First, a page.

Barring an unprecedented increase in employment rates before December 31, 2020, a failsafe will keep Michigan's minimum wage from increasing as planned in 2021.

The Michigan Bureau of Employment Relations, Wage and Hour Division announced earlier that the state’s scheduled minimum wage increase is not expected to go into effect on Jan. 1, 2021.

A failsafe built into Michigan’s Improved Workforce Opportunity Wage Act of 2018 prohibits scheduled minimum wage increases when the state’s annual unemployment rate for the preceding calendar year is above 8.5 percent. Michigan recorded a jobless rate of 8.6 percent in the third quarter of 2020, which was 11.4 percentage points below the second-quarter rate of 20.0 percent. This reflected people recalled to jobs after the substantial pandemic-related layoffs in April.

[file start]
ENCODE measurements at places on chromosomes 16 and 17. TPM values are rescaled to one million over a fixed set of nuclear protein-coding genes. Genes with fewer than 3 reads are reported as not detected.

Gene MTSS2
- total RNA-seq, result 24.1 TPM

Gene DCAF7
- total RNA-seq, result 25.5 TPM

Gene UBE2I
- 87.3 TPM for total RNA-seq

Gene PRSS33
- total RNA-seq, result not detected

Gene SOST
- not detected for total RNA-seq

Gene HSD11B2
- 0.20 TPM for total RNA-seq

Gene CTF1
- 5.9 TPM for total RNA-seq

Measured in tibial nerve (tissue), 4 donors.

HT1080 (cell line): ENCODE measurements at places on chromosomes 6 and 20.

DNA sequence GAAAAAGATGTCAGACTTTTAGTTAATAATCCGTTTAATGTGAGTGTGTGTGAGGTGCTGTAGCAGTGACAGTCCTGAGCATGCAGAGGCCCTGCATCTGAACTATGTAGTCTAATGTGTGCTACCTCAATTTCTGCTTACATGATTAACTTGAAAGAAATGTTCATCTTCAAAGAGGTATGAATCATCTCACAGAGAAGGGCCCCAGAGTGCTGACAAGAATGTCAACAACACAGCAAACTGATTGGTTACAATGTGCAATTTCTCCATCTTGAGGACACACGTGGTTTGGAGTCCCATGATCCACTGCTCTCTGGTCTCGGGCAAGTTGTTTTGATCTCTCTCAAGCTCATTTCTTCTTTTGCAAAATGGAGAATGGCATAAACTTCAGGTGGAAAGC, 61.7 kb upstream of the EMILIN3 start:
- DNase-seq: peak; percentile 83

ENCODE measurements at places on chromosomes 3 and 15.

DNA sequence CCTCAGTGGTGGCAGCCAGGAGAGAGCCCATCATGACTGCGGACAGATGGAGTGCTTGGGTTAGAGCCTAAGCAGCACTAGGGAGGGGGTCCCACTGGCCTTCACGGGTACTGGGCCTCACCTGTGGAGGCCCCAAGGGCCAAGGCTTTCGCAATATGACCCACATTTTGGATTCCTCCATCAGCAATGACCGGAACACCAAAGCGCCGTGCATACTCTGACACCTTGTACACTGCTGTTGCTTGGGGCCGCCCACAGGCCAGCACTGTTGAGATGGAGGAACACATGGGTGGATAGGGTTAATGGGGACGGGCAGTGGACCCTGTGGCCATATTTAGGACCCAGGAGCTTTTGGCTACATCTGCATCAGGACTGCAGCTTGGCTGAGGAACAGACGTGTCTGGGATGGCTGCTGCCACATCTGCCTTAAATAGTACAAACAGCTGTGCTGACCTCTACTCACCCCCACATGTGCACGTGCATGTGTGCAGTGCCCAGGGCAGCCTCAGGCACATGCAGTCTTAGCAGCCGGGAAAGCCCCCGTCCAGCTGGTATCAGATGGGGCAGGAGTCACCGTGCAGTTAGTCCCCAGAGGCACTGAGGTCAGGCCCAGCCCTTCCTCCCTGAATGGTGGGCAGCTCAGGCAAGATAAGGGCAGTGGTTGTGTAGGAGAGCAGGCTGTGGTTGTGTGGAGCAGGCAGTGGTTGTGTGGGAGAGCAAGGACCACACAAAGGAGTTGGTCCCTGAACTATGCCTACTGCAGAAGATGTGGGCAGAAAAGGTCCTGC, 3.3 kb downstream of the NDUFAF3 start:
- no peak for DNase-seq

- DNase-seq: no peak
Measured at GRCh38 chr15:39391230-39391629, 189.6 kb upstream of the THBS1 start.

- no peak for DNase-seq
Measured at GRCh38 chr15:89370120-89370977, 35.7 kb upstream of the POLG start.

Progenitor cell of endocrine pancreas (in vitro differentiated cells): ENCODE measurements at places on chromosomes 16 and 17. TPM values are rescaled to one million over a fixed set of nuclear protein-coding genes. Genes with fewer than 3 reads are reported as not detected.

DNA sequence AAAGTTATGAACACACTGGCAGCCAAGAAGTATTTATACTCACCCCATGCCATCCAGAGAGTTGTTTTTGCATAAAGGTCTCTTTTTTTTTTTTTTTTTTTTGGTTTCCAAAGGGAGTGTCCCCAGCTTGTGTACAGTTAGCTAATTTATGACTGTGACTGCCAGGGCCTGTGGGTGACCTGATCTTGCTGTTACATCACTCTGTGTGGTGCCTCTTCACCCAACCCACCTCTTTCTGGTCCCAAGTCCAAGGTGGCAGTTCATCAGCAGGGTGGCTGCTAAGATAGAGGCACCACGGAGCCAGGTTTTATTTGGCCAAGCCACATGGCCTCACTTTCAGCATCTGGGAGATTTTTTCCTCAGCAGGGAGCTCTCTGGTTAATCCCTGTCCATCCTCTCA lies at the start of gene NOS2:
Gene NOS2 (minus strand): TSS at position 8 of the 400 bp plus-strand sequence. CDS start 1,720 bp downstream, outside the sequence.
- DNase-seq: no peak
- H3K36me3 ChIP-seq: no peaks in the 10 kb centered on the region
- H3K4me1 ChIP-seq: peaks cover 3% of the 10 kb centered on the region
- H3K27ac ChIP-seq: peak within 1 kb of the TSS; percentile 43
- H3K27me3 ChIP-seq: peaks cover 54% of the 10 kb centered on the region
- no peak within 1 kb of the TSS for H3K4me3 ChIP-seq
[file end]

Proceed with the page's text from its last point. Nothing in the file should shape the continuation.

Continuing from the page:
State regulators say they doubt the annual rate will fall by December 31, 2020. The U.S. Bureau of Labor and Statistics will calculate Michigan’s final annual unemployment rate. With no increase in 2021, most Michigan workers earning minimum wage will earn around $9.65. That does not take into account those working minimum wage as tipped employees. A waiter or waitress in Michigan makes $3.67 hourly, not factoring in tips or gratuities.

The next minimum wage increase to $9.87 for hourly employees will occur following the next calendar year when and if the annual unemployment rate is less than 8.5 percent. Tipped employees would see their hourly wage increased to $3.75 once the employment numbers fall below 8.5 percent.

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